Artemis 1 Mission

ispace HAKUTO-R Lunar Lander Launch Now Scheduled for November 22

The M1 lander, part of the HAKUTO-R lunar exploration program, is prepared for transport at the IABG GmbH Space Centre in Germany. Credit: ispace.

With two Canadian payloads onboard, the ispace HAKUTO-R Mission 1 (M1) lunar lander has been shipped to Cape Canaveral, Florida for a November 22 launch date.

The launch of the first commercial lunar lander mission to attempt a landing on the Moon was originally scheduled between November 9 -15. However, ispace stated that after consulting with SpaceX, the new tentative launch date would be moved to November 22 because it “allows for best preparation for the mission when considering the fuel-loading schedule for the lander and launch date availability.” SpaceX has a busy schedule at the Cape and NASA still has the Artemis 1 launch scheduled for November 14.

The two Canadian payloads are from Canadensys Aerospace and Mission Control Space Services. Canadensys is providing a multi-camera vision system while Mission Control is providing a first of its kind AI-based demonstration flight computer.

The HAKUTO-R lunar Lander went through “final testing including vibration tests, thermal vacuum tests, mass property and functional testing” and other testing at the IABG GmbH Space Centre near Munich, Germany before it was packed into a cargo plane the Munich International Airport for its late October flight to  Cape Canaveral, Florida.

The M1 lander is loaded onto the cargo plane for transport to Cape Canaveral, Fla. Credit: ispace.
The M1 lander is loaded onto the cargo plane for transport to Cape Canaveral, Fla. Credit: ispace.

Once launched, the M1 “will be operated from the HAKUTO-R Mission Control Center (MCC) located in Tokyo’s central business district, Nihonbashi.” Tracking will be provided by the European Space Agency Tracking Station Network (ESTRACK) and will use “five of the ESTRACK network’s antennas across three continents, located in Kourou (French Guiana), New Norcia (Western Australia), Cebreros (Spain), Malargüe (Argentina) and Goonhilly (UK).”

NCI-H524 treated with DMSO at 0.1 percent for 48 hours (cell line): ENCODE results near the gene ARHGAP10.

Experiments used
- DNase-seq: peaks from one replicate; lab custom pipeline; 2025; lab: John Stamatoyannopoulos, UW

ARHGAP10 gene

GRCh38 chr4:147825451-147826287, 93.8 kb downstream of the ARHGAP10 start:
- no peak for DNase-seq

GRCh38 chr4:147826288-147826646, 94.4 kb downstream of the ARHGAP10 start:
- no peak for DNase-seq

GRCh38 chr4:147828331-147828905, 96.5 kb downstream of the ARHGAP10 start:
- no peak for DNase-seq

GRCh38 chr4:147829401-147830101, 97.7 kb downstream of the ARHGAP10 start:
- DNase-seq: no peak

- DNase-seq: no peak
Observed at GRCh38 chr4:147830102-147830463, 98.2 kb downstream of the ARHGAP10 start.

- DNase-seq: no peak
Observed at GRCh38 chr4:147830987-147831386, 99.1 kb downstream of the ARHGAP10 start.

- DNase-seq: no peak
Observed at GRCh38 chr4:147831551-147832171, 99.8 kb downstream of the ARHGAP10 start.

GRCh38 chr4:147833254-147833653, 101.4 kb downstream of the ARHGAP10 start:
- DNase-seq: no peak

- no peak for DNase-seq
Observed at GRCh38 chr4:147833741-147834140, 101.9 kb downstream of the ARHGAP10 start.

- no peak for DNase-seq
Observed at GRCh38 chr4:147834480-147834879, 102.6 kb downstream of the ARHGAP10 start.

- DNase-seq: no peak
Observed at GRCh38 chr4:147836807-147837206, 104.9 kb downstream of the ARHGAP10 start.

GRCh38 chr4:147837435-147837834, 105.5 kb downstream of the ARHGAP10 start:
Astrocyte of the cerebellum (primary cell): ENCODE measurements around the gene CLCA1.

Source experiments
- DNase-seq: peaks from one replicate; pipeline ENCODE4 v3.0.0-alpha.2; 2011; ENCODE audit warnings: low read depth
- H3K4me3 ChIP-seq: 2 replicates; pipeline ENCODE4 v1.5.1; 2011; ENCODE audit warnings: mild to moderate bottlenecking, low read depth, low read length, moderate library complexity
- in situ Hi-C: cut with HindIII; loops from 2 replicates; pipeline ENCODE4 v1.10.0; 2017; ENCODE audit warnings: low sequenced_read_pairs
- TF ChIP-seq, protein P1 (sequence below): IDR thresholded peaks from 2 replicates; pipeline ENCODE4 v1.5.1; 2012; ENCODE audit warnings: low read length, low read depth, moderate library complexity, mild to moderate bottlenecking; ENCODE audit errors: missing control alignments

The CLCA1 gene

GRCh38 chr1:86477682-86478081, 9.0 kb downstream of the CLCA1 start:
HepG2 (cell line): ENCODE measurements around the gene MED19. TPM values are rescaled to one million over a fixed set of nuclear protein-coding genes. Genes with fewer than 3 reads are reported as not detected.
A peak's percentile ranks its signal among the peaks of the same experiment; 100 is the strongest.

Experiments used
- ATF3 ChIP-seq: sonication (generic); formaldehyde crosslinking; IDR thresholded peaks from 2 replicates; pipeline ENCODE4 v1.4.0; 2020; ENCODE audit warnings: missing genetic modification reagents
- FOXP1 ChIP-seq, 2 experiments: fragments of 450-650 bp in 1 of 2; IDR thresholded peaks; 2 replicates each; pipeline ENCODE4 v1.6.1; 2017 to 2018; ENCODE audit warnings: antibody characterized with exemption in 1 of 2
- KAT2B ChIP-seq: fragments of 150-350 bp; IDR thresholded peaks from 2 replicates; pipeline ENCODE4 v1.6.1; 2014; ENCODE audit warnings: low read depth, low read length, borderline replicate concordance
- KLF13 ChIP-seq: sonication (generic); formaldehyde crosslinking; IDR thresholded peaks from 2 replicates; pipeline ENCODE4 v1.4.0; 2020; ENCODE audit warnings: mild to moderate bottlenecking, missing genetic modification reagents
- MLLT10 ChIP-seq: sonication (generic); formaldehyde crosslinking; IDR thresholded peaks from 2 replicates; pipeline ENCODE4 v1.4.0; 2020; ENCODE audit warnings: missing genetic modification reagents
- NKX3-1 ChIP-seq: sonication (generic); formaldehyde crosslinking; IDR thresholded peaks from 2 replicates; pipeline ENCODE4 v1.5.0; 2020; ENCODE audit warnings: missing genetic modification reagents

ispace is already planning for a second mission, simply called Mission 2. Details on playloads will be released at a later date. The company is also actively preparing for Mission 3 through its subsidiary ispace technologies U.S., inc. That company was part of a Draper led team that won a US$73 million contract this summer from NASA as part of the Commercial Lunar Payload Services program “to deliver payloads including two communication relay satellites to lunar orbit as well as a suite of scientific experiments to the lunar surface.” The M3 will also carry commercial payloads to use all the available payload space on the lunar lander.

About Marc Boucher

Boucher is an entrepreneur, writer, editor & publisher. He is the founder of SpaceQ Media Inc. and CEO and co-founder of SpaceRef Interactive LLC. Boucher has 20+ years working in various roles in the space industry and a total of 30 years as a technology entrepreneur including creating Maple Square, Canada's first internet directory and search engine.

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